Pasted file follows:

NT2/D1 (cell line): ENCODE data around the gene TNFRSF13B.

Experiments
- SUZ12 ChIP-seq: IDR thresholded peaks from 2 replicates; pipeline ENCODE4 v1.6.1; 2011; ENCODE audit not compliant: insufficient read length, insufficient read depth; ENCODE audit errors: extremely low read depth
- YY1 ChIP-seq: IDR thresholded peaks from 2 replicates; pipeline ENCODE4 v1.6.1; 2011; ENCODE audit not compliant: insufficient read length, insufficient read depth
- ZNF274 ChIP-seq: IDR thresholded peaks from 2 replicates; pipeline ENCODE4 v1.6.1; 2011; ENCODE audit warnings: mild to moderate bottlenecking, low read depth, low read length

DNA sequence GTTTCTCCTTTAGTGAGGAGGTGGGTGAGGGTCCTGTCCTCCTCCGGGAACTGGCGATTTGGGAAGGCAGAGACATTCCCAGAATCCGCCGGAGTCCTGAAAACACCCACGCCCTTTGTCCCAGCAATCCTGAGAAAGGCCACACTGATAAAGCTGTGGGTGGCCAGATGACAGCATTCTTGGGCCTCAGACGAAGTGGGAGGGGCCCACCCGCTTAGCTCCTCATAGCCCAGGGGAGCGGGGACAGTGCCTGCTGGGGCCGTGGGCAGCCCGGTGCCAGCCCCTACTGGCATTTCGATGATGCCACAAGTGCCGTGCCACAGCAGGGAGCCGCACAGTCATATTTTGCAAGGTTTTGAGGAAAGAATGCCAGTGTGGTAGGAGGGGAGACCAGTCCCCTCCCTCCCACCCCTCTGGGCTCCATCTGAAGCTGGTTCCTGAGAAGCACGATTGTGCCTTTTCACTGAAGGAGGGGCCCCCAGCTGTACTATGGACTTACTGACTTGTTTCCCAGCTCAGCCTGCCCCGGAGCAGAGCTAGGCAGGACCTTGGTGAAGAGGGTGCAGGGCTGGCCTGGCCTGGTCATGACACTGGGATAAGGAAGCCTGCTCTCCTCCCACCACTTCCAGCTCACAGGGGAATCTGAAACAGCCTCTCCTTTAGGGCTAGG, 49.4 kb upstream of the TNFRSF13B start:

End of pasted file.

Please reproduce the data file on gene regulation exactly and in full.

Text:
NT2/D1 (cell line): ENCODE data around the gene TNFRSF13B.

Experiments
- SUZ12 ChIP-seq: IDR thresholded peaks from 2 replicates; pipeline ENCODE4 v1.6.1; 2011; ENCODE audit not compliant: insufficient read length, insufficient read depth; ENCODE audit errors: extremely low read depth
- YY1 ChIP-seq: IDR thresholded peaks from 2 replicates; pipeline ENCODE4 v1.6.1; 2011; ENCODE audit not compliant: insufficient read length, insufficient read depth
- ZNF274 ChIP-seq: IDR thresholded peaks from 2 replicates; pipeline ENCODE4 v1.6.1; 2011; ENCODE audit warnings: mild to moderate bottlenecking, low read depth, low read length

DNA sequence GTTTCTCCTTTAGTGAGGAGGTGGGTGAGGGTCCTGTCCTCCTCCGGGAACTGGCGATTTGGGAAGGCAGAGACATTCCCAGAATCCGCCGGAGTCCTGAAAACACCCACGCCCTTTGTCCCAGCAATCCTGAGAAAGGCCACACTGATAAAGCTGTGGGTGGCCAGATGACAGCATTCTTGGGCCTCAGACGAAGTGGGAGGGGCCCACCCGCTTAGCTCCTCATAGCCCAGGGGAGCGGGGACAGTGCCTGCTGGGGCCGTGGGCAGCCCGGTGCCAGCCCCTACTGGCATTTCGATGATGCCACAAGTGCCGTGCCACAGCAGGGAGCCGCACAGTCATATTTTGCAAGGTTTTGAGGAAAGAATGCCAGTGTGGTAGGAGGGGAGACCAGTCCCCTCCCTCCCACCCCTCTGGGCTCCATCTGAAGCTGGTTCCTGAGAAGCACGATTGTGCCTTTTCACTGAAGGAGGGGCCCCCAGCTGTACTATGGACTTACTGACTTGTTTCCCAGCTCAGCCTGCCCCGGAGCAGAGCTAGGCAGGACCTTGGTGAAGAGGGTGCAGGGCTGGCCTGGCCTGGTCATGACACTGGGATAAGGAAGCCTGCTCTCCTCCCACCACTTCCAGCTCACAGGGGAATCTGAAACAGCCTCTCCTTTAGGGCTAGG, 49.4 kb upstream of the TNFRSF13B start: